Objectives: To report on the prevalence of retinopathy in patients with newly diagnosed non-insulin-dependent diabetes mellitus (NIDDM) and to evaluate the relationship of retinopathy to clinical and biochemical variables.
Design: A multicenter, randomized, controlled clinical study of therapy in patients with NIDDM.
Setting and patients: Patients were part of the United Kingdom Prospective Diabetes Study, a 23-center study of 2964 white patients who had both eyes photographed and assessed.
Outcome measures: The presence and severity of diabetic retinopathy were evaluated by sex, and the relationship of retinopathy to medical and biochemical parameters was assessed.
Results: Retinopathy, defined as microaneurysms or worse lesions in at least 1 eye, was present in 39% of men and 35% of women. Marked retinopathy with cotton wool spots or intraretinal microvascular abnormalities was present in 8% of men and 4% of women. The severity of retinopathy was related in both sexes to higher fasting plasma glucose levels, higher systolic and diastolic blood pressure, lower serum insulin levels, and reduced beta-cell function. In addition, in men, increased alcohol consumption was related to increased severity of retinopathy, while leaner women had more severe eye lesions. Visual acuity was normal in most patients, but in men there was a trend for those with more severe retinal lesions to have worse visual acuity.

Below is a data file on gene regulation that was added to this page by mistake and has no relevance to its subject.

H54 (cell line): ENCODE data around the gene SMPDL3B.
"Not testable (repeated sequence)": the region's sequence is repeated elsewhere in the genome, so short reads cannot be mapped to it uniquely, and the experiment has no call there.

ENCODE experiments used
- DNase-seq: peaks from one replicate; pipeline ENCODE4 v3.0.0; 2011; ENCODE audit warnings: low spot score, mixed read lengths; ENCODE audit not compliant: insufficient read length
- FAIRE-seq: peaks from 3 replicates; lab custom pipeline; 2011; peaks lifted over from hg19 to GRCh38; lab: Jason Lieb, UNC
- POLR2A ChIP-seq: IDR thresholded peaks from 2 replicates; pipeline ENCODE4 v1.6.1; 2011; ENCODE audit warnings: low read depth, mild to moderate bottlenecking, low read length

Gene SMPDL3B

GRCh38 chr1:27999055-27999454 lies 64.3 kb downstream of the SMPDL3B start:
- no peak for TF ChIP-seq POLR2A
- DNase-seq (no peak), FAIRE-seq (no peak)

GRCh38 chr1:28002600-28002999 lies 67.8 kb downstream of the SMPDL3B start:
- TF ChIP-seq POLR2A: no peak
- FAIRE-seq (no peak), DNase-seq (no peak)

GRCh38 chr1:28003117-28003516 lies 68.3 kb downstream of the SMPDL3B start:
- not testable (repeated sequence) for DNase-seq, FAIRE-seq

Conclusions: Diabetic retinopathy is common in patients with newly diagnosed NIDDM. Careful ophthalmic assessment at diagnosis is important.